75mm Schneider-Putilov field gun model 1902/36
75mm Schneider-Putilov field gun model 1902/36.
75mm Schneider-Putilov field gun model 1902/36. Notice the damage caused by the shell explosion inside the breech.
Camouflaged 75mm  Schneider-Putilov gun model 1902/36 on the front line

After WW1, Romania remained with a very large quantity of 75 mm shells (around 5 million), but artillery park was extremely varied, having numerous different types and calibers. The need for standardization was very clear. The Schneider-Putilov 76.2 mm gun model 1902 seemed the obvious choice to introduce as a standard 75 mm gun for the infantry division, as around 460 pieces had been abandoned by the Russian Army in Romania.

The retubing of these artillery pieces began in 1925 at the Resita steel works. Two different templates were used: one that mimicked the original interior of the gun and one that mimicked the interior of the 75mm Krupp model 1904. While the 76.2 mm version preserved the performance of the initial model, the version prepared for the 75 mm ammo had a poor performance in both precision and range.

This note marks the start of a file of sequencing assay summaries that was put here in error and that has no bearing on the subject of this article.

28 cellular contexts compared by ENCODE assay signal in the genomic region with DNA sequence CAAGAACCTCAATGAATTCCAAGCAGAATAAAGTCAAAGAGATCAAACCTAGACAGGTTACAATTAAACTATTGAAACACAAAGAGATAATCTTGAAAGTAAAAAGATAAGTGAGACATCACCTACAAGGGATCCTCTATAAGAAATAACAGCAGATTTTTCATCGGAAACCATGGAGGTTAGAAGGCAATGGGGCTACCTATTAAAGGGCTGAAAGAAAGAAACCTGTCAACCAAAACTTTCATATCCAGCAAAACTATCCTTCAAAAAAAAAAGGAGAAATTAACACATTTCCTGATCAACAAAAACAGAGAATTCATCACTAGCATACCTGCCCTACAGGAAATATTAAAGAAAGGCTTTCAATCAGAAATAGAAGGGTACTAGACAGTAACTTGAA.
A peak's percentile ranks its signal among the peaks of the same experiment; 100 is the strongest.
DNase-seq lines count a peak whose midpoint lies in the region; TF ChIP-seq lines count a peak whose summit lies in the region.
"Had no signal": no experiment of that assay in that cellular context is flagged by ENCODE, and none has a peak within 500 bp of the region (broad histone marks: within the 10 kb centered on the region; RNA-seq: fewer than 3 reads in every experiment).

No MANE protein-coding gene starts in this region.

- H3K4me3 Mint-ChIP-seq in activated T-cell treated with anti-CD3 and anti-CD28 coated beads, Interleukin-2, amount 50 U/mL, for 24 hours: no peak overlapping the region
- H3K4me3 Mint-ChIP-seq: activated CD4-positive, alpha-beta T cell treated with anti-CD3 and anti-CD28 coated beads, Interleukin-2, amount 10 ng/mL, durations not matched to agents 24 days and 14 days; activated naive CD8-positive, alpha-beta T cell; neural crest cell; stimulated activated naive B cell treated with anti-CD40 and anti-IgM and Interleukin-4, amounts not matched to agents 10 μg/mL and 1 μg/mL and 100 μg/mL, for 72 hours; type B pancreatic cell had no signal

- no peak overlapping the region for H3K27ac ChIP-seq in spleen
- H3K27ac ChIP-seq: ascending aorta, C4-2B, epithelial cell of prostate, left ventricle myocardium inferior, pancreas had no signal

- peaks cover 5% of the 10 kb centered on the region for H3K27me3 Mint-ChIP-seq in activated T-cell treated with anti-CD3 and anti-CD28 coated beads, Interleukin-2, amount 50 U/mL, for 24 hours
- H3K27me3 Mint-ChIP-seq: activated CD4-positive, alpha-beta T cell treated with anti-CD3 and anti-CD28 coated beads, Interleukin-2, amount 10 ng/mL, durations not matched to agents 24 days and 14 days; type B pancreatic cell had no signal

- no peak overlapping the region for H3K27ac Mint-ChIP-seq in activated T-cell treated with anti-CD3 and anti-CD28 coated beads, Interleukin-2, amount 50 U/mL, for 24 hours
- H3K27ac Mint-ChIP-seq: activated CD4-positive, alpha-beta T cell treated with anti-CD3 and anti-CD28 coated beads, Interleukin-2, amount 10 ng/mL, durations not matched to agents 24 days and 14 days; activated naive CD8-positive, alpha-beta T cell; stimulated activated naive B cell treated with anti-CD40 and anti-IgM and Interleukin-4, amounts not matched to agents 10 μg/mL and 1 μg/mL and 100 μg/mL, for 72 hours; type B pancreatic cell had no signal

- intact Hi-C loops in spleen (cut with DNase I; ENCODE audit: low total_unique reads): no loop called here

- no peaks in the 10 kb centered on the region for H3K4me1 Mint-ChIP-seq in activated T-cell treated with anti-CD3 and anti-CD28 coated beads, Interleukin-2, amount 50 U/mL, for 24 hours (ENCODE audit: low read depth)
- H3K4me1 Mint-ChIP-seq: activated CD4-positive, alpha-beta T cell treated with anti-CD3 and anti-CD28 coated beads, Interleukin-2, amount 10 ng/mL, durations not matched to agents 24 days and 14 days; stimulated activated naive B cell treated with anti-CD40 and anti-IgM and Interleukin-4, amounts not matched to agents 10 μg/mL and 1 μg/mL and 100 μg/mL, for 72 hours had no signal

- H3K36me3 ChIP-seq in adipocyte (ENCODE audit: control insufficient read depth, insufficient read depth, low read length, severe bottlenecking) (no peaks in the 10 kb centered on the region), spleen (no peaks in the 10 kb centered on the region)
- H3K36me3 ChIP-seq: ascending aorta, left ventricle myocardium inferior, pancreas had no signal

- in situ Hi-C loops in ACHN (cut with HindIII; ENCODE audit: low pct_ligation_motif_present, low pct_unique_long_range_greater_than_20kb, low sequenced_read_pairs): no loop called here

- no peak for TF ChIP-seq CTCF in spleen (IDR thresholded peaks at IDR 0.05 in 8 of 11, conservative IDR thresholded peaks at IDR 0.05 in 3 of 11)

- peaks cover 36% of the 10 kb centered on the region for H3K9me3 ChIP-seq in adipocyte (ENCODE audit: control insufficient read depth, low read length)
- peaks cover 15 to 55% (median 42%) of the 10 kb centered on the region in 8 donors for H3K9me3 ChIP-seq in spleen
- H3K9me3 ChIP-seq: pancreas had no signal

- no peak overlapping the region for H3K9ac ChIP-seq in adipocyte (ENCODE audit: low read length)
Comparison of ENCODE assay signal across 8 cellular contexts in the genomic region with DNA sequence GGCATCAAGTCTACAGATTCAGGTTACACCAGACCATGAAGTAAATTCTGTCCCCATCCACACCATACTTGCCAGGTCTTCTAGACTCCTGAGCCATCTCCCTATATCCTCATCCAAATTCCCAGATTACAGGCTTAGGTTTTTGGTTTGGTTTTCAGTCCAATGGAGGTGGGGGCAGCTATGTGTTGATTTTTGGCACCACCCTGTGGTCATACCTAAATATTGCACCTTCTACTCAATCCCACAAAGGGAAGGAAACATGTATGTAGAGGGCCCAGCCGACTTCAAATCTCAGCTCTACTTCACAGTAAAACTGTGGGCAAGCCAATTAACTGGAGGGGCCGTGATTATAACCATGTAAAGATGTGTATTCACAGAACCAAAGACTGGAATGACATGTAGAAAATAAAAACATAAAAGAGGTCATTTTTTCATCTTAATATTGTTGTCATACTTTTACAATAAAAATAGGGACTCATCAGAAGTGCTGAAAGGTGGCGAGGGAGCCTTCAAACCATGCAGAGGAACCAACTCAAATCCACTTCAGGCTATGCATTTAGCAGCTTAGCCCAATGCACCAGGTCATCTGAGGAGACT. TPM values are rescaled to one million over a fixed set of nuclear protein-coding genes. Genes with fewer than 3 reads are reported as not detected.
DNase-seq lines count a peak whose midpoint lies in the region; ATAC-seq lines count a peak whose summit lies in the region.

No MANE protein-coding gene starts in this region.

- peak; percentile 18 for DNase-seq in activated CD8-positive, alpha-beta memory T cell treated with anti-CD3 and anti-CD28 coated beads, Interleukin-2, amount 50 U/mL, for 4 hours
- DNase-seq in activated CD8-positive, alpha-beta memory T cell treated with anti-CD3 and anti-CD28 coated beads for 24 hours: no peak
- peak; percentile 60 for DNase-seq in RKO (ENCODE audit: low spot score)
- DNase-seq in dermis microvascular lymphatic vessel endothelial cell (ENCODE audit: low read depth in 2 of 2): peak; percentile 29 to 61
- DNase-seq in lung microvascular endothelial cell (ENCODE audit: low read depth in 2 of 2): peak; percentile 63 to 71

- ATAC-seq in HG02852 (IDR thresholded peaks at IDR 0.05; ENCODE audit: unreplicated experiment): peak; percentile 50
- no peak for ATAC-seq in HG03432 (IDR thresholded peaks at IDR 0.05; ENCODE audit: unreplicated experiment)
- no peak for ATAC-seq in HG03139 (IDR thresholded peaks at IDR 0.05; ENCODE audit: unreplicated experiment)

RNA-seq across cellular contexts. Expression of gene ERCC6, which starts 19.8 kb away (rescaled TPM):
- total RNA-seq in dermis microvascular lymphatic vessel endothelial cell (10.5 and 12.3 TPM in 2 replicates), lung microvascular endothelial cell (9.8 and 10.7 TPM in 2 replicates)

By 1933, 78 pieces of the model 1925 were in a poor state and had to be replaced. Since the idea to import new 75 mm artillery from Czechoslovakia was given up in the early '30s, a new refurbishment program began with the Resita steel works. This time the upgrade included the introduction of a new intermediary Resita model tube, as well as of a new inner tube. Three version of the inner tube were made: one having as template the 75 mm Puteaux model 1897 gun, one having the rifling of the 75 mm Puteaux model 1897 gun and the chamber of the 75 mm Krupp model 1904 and one preserving the original template. The targeting and recoil system were also upgraded. The idea was to use the existing ammo stocks until they were depleted and then all the versions would use the Schneider model 1917 shell, with which a maximum range of 11,200 m was achieved (significantly higher than the original 8,500 m range).

This model was named the 76.2/75 mm Shneider-Putilov model 1902/1936 and formed the backbone of the artillery regiments of the infantry divisions in the first years of WW2.
Caliber 76.2mm/75mm
Barrel length 2,250mm, 30 calibers
Weight 1,350 kg during fire, 1,950kg during march
Shell weight 6.415kg
Muzzle velocity 588m/s
Vertical field of fire -3 to +17
Horizontal field of fire 5
Max range11,200m

Author: Victor Nitu

Stroea A., Bajenaru Gh., Artileria romana in date si imagini, Ed. Centrului Tehnic-Editorial al Armatei, 2010

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